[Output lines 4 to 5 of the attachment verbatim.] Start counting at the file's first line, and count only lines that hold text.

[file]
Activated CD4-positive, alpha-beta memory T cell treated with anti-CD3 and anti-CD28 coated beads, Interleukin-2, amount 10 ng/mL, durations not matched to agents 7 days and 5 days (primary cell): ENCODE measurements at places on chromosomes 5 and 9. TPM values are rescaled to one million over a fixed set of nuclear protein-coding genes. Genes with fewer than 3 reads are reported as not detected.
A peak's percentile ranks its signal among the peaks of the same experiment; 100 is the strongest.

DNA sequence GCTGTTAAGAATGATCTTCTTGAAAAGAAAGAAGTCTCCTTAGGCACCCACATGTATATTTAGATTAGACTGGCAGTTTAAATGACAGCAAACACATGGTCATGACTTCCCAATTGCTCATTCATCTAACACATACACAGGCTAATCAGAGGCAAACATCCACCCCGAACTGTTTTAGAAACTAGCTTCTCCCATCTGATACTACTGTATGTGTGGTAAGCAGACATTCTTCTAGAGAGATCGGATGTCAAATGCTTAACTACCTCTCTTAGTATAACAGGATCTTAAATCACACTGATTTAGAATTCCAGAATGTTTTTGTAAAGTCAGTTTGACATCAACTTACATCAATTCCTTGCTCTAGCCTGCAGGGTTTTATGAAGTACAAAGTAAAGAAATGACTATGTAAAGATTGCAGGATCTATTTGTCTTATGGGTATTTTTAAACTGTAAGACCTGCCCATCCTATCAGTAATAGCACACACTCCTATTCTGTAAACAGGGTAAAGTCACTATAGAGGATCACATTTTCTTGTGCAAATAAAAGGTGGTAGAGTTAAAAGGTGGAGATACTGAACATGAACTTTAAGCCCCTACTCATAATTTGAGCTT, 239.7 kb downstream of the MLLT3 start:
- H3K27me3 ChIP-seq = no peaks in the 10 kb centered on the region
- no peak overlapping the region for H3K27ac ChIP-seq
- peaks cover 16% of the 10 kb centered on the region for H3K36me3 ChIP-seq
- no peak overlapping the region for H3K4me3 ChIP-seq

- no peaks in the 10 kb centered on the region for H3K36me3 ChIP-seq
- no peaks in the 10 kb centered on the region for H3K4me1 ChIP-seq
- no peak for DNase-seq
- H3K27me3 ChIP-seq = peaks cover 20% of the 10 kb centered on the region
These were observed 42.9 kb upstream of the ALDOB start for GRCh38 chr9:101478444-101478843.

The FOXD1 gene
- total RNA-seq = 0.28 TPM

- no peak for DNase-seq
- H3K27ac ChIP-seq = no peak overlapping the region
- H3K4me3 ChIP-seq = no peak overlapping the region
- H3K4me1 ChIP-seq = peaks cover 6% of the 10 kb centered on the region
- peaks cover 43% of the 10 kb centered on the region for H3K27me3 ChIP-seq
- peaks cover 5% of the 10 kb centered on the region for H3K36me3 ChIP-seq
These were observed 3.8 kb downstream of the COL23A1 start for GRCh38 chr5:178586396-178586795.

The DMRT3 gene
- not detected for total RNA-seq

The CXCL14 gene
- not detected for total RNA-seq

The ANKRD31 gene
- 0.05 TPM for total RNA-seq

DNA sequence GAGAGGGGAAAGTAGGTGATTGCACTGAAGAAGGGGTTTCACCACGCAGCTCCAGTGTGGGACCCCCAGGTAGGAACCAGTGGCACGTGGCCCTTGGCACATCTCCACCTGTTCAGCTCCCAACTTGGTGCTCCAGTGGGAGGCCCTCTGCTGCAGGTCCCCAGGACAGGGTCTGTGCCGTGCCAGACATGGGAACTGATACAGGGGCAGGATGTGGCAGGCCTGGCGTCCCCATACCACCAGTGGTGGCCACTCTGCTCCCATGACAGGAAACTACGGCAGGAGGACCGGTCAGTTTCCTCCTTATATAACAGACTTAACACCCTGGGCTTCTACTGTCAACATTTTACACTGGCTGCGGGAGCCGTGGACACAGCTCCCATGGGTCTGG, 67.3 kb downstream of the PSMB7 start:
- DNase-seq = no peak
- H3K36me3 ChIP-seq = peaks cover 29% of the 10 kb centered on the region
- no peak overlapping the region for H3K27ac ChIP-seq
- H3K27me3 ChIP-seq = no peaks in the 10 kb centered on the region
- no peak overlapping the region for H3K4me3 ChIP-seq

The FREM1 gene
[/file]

- H3K27me3 ChIP-seq = no peaks in the 10 kb centered on the region
- no peak overlapping the region for H3K27ac ChIP-seq